The chapter on the rise of the gym talks about the notorious exclusion of people by marking people of color as “DNWAM,” “do not want as member.” There are stories of Black women who felt unwelcome in group fitness classes where they were the only Black woman and the ideal was held up of a slim white woman.
Peleton is walking the walk, or maybe I should say riding the ride, when it comes to representation and elevating people of color to leadership positions.
The cultural representation of who fitness is for and what a fit body looks like is starting to expand, but there’s a lot of work ahead.
Q: In the book, you talk about Olivia Newton-John’s 1981 song “Let’s Get Physical.” What was the song’s impact, and how was the book’s title chosen?
A: Her song—it’s the 40th anniversary of the music video’s debut on TV—reflected the times and the explosion of gym culture in women’s fitness by making it sexy. It encouraged participating. It was part of a trend of popular culture not glorifying gym culture—it was often poking fun at it—but it reinforced the idea that gyms were places for beautiful people to see and be seen. It was a big shift from Bonnie Prudden’s day.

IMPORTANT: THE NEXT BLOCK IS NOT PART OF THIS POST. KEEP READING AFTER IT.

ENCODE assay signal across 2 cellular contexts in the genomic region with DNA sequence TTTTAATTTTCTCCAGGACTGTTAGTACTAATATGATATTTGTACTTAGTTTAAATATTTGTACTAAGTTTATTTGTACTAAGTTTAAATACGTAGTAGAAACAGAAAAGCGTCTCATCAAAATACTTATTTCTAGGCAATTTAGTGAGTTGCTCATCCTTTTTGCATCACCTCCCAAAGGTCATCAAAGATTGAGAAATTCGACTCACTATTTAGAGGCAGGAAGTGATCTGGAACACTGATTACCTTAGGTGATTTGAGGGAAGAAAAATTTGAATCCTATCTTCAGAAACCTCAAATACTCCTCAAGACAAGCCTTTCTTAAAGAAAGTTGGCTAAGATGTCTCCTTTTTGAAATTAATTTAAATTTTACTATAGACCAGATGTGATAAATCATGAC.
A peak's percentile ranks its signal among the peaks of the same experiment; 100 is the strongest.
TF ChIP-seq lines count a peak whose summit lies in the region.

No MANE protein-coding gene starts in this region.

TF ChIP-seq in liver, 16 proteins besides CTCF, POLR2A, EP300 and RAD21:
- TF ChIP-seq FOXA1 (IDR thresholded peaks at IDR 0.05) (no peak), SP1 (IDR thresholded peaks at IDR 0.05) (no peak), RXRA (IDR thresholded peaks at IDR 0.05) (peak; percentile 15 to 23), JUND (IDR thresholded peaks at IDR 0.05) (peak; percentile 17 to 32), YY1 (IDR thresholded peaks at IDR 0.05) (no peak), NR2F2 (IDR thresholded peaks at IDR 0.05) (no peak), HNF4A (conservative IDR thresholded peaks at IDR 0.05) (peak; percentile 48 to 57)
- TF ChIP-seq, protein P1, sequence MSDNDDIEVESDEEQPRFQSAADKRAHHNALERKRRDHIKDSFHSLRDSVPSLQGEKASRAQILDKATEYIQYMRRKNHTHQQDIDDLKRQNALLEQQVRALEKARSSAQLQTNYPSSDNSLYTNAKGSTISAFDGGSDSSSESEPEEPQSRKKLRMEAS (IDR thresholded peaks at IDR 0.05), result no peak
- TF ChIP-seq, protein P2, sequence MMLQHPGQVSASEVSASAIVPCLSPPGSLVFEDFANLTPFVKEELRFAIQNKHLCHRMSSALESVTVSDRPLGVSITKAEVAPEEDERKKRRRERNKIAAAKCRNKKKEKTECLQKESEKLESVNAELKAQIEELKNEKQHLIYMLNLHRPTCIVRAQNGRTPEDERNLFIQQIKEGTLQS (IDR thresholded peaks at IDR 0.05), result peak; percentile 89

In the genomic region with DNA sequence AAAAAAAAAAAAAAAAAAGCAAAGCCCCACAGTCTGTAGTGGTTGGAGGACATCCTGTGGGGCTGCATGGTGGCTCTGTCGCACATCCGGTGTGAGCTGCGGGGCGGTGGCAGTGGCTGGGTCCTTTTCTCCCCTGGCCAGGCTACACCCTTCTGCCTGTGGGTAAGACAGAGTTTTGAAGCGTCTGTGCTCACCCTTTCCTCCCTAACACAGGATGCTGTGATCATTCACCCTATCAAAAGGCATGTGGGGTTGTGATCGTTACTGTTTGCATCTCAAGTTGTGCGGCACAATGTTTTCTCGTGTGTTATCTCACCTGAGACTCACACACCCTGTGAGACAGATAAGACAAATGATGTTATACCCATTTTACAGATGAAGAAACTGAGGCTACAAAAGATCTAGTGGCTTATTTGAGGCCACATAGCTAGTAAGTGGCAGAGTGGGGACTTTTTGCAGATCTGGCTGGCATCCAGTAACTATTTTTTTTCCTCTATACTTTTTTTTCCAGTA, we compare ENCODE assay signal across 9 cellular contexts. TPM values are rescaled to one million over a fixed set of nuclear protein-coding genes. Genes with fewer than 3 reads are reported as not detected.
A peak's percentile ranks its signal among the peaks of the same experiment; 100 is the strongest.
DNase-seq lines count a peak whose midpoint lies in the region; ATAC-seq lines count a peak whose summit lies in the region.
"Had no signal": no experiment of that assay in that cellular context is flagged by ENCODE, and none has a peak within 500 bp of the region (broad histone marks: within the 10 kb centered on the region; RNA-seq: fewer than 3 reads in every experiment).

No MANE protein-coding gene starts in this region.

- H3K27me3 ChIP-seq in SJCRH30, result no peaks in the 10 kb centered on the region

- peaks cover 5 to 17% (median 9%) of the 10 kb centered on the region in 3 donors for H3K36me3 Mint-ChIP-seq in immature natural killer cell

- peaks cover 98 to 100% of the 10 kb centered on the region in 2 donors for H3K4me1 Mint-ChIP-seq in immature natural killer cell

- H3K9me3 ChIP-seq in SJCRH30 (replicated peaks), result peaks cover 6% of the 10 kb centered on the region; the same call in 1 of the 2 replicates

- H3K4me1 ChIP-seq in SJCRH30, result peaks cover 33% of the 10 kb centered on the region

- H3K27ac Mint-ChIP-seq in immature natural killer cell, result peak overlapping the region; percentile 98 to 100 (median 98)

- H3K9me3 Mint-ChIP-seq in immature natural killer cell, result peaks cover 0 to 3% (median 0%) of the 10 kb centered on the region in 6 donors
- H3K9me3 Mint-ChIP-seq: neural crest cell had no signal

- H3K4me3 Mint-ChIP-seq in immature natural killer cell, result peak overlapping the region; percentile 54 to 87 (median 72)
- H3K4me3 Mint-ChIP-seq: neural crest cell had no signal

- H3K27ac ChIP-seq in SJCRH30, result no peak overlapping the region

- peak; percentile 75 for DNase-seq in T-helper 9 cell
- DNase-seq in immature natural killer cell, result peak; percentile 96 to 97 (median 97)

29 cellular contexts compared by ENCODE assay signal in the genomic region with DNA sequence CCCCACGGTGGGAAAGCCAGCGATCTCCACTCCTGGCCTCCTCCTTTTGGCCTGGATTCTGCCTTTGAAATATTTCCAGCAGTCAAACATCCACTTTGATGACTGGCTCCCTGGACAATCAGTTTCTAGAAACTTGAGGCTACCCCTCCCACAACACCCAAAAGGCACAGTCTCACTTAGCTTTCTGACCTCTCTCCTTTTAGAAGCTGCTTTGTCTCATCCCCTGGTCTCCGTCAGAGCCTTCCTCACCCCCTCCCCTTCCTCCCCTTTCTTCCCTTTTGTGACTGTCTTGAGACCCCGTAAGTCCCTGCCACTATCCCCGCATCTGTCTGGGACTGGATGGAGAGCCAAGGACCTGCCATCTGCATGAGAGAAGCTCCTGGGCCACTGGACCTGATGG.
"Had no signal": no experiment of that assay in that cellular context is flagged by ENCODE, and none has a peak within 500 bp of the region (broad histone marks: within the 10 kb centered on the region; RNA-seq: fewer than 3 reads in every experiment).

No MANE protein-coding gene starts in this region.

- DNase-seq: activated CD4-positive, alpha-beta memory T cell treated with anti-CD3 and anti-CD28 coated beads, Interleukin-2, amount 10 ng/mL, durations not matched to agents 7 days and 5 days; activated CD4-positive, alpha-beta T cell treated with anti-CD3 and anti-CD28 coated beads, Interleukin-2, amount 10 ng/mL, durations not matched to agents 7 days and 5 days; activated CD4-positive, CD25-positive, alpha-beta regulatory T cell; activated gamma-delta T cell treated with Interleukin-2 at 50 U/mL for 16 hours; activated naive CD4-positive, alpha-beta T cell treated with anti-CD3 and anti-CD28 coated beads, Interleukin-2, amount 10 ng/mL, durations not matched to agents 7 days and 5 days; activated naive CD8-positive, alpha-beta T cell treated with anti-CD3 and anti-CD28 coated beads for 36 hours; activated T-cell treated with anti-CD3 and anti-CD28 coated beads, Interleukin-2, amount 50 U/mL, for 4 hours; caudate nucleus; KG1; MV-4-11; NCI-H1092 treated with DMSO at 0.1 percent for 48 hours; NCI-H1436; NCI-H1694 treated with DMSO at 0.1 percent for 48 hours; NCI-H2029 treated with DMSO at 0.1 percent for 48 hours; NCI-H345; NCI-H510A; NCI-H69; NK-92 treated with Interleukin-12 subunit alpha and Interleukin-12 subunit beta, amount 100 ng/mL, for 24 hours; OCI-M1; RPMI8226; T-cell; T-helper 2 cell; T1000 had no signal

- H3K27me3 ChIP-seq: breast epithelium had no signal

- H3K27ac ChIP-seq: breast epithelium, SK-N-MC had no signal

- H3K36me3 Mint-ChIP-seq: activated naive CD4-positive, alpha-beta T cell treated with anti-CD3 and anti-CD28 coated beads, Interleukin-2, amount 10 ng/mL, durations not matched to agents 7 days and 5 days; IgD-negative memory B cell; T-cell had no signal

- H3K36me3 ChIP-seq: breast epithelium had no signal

It’s interesting that the song, which Billboard listed as the #1 song of the ‘80s, is linked to the idea of fitness culture. If it was not the dominant culture, it was lifted to a dominant place.
I went through a few different titles. Sweat was one possibility, but that was the title of another book that was coming out. I thought of Work Out as two separate words. We wanted something that captured the retro aspect of the book, and the playfulness. Let’s Get Physical hit those marks.
Q: How would you describe the impact of the pandemic on women’s fitness, and what do you see looking ahead?
A: The pandemic led so many people to reevaluate their priorities, take stock of their lives, and look at what truly makes them feel good, as opposed to a habit one does because one should. I’ve heard from many women with a deeper appreciation for more gentle forms of exercise like yoga and walking. It’s a way to support our mental health; it’s more explicitly positioned that way.
I think we will continue to see fitness as a tool for mental health. In exploring that, we will be looking at the parts of fitness culture that need to be changed--that hinder, not support, women’s health.
The last chapter, Expand, shows that we’re expanding the idea of what a fit body looks like and who fitness is for.
Q: Are you working on another book?
A: Not yet, but I feel very fortunate. I loved every part of this process, and I would love to continue writing books.
--Interview with Deborah Kalb